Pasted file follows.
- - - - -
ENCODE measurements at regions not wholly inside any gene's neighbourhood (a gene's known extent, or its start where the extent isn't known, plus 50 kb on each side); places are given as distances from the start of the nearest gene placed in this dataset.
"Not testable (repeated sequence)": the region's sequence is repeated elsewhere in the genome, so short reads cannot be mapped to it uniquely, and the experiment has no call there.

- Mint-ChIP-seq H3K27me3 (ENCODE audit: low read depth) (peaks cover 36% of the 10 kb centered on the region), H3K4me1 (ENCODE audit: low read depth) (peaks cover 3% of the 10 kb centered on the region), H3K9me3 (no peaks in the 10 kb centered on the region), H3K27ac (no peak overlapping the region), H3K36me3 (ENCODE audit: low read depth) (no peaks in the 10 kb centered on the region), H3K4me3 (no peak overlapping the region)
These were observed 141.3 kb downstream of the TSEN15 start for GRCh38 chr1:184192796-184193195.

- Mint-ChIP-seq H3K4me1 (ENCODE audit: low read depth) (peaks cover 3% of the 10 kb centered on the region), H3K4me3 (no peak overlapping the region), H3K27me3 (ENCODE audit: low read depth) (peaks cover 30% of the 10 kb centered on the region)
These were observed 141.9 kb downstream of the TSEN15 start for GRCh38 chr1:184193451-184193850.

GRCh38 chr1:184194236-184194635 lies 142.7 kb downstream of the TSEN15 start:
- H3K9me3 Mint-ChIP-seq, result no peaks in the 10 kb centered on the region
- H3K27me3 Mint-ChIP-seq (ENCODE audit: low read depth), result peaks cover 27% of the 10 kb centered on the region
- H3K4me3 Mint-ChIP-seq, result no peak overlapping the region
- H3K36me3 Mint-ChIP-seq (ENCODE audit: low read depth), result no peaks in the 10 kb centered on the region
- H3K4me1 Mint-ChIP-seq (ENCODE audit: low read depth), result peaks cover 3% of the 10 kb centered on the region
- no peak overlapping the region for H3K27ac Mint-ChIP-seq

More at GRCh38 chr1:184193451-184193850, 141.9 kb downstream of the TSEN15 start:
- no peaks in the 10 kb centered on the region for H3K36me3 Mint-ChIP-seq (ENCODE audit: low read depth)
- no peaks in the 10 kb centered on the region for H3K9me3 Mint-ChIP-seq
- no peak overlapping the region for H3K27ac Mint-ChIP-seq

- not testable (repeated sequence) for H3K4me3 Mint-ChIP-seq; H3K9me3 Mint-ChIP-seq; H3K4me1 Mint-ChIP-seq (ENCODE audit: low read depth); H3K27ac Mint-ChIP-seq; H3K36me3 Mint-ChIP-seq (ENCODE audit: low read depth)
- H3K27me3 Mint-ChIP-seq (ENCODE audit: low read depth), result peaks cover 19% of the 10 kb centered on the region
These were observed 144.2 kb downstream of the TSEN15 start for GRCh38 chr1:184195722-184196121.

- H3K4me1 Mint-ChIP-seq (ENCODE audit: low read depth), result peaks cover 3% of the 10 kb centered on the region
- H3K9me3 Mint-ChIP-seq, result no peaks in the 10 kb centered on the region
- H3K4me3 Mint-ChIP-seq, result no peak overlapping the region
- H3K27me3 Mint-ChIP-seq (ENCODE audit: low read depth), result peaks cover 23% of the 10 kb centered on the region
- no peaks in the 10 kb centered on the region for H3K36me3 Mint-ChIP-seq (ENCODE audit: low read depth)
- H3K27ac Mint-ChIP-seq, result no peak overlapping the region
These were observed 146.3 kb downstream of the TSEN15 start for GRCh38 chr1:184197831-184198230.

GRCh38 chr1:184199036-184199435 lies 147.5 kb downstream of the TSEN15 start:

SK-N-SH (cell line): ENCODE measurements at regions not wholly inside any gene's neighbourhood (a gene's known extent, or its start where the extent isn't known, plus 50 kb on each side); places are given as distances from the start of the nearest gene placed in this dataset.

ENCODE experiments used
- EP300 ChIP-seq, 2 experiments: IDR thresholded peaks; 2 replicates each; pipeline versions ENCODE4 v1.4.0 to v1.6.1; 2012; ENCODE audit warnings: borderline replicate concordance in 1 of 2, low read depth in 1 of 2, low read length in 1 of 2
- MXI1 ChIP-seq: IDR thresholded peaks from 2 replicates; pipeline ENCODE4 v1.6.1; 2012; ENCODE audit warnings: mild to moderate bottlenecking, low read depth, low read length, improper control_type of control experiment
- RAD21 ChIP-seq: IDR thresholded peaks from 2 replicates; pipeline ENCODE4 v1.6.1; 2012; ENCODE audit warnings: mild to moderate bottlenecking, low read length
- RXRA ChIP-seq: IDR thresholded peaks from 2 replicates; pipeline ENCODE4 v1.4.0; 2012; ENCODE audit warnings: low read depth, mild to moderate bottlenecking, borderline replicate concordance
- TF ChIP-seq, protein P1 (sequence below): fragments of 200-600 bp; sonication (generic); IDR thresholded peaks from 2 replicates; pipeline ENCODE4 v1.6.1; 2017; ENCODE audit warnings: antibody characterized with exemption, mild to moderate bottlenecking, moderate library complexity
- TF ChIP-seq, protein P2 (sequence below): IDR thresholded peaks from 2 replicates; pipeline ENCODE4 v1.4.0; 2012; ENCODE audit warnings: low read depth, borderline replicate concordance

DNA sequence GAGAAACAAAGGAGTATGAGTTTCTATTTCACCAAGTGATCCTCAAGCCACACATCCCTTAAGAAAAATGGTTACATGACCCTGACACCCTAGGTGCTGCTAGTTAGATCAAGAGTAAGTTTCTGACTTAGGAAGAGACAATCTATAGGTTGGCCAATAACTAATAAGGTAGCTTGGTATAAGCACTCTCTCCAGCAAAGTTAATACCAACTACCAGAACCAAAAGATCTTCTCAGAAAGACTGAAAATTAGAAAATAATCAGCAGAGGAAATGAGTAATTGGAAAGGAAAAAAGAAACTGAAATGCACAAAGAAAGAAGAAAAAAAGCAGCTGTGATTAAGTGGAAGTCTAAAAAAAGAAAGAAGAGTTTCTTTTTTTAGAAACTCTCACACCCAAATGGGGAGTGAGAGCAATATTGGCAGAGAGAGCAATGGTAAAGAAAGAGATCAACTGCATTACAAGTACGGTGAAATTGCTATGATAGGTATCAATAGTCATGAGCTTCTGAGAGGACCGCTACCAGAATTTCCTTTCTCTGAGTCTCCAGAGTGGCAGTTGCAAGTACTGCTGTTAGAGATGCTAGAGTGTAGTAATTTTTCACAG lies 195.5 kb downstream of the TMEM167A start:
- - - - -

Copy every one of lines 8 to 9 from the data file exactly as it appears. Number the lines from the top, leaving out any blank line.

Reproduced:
- H3K9me3 Mint-ChIP-seq, result no peaks in the 10 kb centered on the region
- H3K27me3 Mint-ChIP-seq (ENCODE audit: low read depth), result peaks cover 27% of the 10 kb centered on the region